When the Association of American Geographers's week-long annual meeting convenes in D.C. this April, it will feature a host of sessions on socially-progressive topics, from geography and human rights to diversity enhancement. But the topic of queer geography--the exploration of the relationship between political economy, sexuality, and space--is largely absent from the schedule.
"Reinstating Transgression: Emerging Political Economies of Queer Space" is designed to fill this gap. On April 17-18, this Department of Anthropology conference will feature at least 30 presenters from five different nations to discuss the intersections of sexuality and spatial practice. "We want to start a conversation that will think about space, place, and location from nontraditional points of view," says Bill Leap, professor and department chair.
These intersections between sexuality and spatial practice are largely influenced by what Leap calls "forms of visibility," or the level of visibility that a given culture affords its sexual minorities within its public space. "For example, in Central America, the general consensus is that, if you're gay and you keep a low public profile, you won't get hurt," he explains. "But, if you go out and carry on like a maricón [a flamboyant man], you're going to be treated like one."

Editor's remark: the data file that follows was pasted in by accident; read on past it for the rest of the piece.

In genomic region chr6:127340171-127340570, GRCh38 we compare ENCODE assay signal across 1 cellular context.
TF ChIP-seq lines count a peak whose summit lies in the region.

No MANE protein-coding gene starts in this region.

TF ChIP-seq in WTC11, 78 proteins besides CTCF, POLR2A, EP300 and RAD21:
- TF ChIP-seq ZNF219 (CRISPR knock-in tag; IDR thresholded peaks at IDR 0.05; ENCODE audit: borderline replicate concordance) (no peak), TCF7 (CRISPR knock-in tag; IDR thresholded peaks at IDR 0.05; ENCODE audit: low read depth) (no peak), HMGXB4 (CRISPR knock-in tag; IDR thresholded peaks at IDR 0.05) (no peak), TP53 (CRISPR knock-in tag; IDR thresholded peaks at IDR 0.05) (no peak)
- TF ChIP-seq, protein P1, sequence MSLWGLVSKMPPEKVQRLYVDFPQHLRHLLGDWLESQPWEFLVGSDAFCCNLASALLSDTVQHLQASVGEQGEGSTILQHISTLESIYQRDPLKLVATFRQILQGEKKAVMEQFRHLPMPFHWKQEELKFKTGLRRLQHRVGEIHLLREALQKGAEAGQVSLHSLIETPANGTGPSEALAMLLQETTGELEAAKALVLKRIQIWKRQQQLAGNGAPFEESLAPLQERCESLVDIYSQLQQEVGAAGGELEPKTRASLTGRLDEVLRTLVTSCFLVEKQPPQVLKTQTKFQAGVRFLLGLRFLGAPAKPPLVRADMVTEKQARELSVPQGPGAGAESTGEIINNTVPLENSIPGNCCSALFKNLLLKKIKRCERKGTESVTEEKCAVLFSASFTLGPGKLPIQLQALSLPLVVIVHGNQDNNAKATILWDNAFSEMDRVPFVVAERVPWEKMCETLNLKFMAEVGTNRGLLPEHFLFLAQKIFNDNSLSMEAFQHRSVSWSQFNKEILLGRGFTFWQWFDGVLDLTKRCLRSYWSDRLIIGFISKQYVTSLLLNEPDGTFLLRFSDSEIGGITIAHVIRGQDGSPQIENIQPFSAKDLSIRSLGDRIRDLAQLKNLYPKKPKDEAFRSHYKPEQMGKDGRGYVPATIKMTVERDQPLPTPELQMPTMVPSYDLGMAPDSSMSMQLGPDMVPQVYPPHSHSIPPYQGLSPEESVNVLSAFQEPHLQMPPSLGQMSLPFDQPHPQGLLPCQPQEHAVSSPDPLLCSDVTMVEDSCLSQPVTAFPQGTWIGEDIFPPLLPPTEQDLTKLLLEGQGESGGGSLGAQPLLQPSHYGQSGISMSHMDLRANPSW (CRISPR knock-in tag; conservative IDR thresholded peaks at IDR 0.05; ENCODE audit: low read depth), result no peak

This tension between public face and private practice ripples out into local political economies in communities across the globe--from Honduras and China to Vancouver and Washington, D.C. "A lot of work on sexual geography ignores the dimensions of economics and class, production and politics," Leap says. "Our speakers are very much aware of the fact that sexuality is tied to political economy."
The conference will feature two keynote speakers. On Saturday, April 17, Jin Haritaworn of the Helsinki Collegium for Advanced Studies will present "Queer Lovers and Hateful Others: Political and Cultural Economies of Sexuality, Race, and Gender in Gentrifying Berlin." The following evening, Rosemary Hennessy, English professor and director of the Center for the Study of Women, Gender, and Sexuality at Rice University, will present "Bio-deregulation: Bodies, Jeans, and Justice."
The conference will be paired with the department's annual Lavender Languages & Linguistics Conference, which will be held April 16-17. For the past 17 years, the Lavender Languages & Linguistics Conferences have explored the sociopolitical intersections of language and sexuality. This year, Leap says, it will focus on "issues of visibility and silence: the ways people use language to claim visibility or maintain silence about their sexuality and identity."
For more information or to register for “Reinstating Transgression,” please visit: www.american.edu/cas/transgression. For information and registration for the Lavender Languages & Linguistics Conference, please visit: www.american.edu/lavenderlanguages.